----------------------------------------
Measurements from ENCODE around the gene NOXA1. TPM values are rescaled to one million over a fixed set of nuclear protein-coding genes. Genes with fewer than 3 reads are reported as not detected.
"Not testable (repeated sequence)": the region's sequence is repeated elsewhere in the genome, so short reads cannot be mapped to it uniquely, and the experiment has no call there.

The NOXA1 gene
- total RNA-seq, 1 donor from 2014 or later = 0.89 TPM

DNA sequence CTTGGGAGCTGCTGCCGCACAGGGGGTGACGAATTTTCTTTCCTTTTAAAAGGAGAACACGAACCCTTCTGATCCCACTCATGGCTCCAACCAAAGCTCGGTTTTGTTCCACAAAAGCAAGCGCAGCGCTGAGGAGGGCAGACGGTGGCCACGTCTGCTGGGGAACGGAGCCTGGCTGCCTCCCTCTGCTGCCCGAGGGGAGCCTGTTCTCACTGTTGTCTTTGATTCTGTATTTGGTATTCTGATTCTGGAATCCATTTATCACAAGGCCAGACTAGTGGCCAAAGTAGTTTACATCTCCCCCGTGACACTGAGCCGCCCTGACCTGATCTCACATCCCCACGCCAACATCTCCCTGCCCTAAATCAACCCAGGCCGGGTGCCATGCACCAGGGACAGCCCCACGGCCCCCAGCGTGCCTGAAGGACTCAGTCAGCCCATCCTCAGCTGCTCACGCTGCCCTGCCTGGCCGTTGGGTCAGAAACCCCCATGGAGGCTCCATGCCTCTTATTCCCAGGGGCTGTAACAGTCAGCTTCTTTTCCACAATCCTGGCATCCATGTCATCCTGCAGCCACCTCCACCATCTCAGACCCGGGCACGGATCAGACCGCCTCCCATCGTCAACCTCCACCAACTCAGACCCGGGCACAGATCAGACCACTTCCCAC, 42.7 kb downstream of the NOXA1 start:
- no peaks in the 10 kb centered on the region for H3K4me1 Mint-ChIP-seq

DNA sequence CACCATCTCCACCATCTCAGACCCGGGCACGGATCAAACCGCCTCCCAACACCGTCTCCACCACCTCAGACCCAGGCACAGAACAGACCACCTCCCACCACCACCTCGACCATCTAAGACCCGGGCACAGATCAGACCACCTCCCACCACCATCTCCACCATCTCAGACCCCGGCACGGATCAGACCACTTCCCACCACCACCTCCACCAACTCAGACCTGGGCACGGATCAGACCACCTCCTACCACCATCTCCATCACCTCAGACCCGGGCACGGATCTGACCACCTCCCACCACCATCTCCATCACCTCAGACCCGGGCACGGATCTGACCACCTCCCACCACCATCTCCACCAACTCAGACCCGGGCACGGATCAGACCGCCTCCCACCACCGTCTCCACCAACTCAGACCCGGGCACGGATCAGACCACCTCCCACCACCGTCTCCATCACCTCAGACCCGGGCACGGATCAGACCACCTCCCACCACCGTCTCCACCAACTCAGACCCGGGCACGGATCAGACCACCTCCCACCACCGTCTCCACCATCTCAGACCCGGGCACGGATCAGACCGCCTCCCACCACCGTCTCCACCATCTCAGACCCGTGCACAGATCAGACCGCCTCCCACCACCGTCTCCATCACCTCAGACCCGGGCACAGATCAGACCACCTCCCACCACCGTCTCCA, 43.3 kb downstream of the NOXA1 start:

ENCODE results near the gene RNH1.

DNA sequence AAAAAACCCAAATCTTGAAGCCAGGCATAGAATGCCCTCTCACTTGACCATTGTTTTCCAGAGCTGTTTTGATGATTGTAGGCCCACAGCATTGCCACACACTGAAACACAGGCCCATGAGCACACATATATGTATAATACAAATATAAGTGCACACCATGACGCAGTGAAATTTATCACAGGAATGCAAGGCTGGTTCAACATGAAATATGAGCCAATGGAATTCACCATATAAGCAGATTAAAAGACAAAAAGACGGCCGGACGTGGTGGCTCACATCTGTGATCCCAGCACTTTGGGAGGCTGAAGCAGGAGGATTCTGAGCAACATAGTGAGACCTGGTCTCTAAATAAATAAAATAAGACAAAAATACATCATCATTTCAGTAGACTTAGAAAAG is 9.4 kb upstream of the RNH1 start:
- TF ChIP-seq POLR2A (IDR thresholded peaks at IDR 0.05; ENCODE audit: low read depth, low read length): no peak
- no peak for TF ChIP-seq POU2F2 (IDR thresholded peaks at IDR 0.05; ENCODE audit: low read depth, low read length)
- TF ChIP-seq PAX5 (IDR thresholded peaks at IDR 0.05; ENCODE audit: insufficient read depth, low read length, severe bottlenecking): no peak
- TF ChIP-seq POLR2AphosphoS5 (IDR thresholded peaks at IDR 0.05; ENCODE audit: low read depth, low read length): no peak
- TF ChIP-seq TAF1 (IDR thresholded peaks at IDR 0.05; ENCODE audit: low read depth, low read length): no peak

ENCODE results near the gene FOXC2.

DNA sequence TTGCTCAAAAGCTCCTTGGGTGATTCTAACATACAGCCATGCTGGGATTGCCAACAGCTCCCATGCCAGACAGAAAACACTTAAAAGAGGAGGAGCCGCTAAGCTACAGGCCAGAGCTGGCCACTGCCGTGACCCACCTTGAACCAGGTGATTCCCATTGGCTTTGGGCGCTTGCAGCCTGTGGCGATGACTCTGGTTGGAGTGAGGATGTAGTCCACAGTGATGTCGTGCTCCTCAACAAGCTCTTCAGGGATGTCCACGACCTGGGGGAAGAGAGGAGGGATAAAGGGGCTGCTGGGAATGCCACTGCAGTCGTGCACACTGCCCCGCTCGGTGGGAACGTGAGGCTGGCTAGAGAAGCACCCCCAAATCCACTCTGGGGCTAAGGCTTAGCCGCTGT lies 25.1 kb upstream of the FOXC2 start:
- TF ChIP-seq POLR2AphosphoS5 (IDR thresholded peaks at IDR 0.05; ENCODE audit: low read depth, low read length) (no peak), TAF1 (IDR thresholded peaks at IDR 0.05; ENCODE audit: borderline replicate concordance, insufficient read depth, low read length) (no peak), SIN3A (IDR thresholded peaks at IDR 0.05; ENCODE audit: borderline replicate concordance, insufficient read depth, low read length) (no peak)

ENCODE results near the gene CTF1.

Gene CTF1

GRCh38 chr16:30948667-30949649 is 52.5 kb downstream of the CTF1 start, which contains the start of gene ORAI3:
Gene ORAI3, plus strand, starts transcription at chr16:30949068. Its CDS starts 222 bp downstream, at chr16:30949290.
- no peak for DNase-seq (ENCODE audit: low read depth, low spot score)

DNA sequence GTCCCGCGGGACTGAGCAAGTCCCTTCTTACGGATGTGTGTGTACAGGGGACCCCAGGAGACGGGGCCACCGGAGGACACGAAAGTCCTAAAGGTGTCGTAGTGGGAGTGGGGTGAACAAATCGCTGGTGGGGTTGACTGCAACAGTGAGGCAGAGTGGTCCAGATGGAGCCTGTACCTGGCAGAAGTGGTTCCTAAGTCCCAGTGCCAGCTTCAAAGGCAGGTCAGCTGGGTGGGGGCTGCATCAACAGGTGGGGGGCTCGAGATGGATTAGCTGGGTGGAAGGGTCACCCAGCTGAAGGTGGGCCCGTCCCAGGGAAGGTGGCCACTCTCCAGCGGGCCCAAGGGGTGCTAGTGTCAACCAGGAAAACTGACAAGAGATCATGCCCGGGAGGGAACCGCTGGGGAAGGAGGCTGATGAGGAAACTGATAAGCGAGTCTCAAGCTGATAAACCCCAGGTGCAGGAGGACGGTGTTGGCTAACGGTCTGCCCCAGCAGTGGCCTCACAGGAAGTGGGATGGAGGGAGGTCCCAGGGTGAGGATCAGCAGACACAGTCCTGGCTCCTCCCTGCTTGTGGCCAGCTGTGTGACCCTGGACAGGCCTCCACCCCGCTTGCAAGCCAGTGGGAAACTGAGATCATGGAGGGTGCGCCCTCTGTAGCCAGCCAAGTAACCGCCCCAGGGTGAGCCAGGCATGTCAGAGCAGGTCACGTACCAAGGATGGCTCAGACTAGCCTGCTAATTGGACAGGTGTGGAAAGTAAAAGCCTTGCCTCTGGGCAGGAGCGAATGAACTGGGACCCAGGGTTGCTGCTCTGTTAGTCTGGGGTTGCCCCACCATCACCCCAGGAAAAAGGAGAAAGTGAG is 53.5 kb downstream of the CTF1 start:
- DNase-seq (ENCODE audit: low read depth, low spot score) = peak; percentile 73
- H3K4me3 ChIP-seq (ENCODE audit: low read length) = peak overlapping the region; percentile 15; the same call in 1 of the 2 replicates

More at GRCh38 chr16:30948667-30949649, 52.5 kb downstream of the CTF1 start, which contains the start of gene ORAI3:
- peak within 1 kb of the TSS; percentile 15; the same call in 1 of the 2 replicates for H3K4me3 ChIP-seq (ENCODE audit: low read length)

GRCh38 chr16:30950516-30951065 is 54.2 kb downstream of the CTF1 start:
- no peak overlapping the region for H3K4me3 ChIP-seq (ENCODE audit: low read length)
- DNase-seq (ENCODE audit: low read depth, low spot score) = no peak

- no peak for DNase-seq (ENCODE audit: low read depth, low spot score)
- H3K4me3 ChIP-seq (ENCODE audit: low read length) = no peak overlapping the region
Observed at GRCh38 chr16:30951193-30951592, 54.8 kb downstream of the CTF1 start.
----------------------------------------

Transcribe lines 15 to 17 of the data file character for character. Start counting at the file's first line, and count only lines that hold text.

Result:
ENCODE results near the gene FOXC2.

DNA sequence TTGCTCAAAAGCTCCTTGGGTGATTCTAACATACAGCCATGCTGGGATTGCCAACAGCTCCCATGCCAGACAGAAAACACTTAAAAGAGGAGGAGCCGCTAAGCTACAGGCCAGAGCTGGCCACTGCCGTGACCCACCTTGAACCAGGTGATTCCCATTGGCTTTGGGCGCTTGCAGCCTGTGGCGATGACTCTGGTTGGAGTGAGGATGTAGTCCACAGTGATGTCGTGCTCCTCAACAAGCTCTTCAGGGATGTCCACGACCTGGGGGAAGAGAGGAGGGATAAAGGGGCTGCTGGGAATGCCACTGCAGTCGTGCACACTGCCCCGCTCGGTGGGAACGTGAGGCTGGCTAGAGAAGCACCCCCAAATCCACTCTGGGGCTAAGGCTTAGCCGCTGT lies 25.1 kb upstream of the FOXC2 start:
- TF ChIP-seq POLR2AphosphoS5 (IDR thresholded peaks at IDR 0.05; ENCODE audit: low read depth, low read length) (no peak), TAF1 (IDR thresholded peaks at IDR 0.05; ENCODE audit: borderline replicate concordance, insufficient read depth, low read length) (no peak), SIN3A (IDR thresholded peaks at IDR 0.05; ENCODE audit: borderline replicate concordance, insufficient read depth, low read length) (no peak)